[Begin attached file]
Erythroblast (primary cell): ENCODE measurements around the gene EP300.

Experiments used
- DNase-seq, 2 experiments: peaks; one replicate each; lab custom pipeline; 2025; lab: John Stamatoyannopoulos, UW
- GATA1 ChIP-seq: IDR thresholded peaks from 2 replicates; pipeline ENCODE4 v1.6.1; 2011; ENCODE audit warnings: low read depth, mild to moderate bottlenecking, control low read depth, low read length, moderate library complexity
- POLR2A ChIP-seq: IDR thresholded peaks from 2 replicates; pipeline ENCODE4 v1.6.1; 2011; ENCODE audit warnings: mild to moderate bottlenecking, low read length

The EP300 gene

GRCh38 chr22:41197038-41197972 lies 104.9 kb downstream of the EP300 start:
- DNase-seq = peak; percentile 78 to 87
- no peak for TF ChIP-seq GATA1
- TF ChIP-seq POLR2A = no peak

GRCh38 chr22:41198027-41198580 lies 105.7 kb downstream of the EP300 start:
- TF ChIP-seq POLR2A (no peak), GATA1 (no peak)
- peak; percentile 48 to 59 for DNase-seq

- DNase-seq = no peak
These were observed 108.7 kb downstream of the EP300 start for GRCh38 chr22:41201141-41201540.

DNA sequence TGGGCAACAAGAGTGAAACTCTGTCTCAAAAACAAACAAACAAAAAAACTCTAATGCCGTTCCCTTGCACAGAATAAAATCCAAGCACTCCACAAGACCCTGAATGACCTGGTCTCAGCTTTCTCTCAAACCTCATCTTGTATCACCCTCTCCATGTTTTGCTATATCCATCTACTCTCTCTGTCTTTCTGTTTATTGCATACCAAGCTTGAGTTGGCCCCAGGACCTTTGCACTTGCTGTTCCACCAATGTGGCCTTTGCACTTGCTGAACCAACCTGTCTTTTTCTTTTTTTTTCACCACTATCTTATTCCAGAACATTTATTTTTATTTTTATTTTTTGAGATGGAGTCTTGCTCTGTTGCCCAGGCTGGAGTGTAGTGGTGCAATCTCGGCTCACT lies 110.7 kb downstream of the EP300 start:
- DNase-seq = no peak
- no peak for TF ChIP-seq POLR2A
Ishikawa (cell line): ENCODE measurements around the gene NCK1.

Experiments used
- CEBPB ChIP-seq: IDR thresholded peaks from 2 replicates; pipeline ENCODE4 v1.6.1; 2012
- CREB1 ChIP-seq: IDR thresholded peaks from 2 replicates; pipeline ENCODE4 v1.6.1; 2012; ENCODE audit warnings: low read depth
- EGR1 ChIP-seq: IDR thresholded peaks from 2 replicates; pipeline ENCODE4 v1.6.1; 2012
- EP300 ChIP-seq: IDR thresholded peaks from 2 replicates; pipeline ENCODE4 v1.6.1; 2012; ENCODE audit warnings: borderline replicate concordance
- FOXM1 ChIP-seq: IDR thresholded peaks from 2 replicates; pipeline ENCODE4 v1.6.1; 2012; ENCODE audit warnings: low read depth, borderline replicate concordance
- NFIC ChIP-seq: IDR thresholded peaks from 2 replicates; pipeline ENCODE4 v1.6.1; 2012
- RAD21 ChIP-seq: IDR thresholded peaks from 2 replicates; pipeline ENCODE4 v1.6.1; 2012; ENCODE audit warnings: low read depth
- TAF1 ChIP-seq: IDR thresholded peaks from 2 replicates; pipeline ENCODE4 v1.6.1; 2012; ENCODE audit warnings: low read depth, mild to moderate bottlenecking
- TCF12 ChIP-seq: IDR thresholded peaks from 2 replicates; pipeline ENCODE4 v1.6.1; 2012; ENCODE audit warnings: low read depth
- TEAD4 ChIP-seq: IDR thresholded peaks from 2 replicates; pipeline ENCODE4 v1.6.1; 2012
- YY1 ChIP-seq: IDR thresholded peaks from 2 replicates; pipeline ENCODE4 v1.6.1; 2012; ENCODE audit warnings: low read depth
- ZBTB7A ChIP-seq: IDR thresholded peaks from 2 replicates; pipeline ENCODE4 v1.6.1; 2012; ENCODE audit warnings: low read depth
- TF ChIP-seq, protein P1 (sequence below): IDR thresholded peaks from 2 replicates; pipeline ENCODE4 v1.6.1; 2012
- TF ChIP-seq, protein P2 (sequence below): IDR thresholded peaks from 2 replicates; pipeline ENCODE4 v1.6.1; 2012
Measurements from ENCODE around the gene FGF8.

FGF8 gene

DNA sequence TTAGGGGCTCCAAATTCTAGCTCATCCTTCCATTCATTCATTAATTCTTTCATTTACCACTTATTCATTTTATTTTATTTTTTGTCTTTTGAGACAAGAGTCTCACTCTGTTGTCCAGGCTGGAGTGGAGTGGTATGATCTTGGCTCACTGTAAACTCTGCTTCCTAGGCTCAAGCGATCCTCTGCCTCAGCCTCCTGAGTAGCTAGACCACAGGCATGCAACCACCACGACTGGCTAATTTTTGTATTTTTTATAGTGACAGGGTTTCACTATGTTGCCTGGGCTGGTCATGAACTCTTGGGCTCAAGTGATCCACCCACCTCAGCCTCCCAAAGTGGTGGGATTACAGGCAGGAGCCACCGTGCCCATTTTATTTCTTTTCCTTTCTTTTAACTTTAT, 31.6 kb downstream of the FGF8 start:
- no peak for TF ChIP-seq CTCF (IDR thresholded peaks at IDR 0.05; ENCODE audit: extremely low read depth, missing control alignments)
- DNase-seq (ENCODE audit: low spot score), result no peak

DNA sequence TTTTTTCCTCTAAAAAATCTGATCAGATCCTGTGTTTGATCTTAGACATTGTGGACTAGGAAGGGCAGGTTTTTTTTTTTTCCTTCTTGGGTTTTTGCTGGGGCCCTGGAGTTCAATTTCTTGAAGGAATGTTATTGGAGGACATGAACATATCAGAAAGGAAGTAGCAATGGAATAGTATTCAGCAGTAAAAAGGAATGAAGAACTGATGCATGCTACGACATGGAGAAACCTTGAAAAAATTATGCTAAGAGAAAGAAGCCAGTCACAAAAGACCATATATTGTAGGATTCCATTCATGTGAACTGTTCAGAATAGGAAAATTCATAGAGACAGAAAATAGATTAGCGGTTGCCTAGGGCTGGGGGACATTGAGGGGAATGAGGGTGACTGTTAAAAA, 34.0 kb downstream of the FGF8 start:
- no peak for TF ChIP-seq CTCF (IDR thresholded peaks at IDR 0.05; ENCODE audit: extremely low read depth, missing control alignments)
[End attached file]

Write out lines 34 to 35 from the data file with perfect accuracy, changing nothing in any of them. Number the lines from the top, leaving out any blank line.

- TF ChIP-seq, protein P2 (sequence below): IDR thresholded peaks from 2 replicates; pipeline ENCODE4 v1.6.1; 2012
Measurements from ENCODE around the gene FGF8.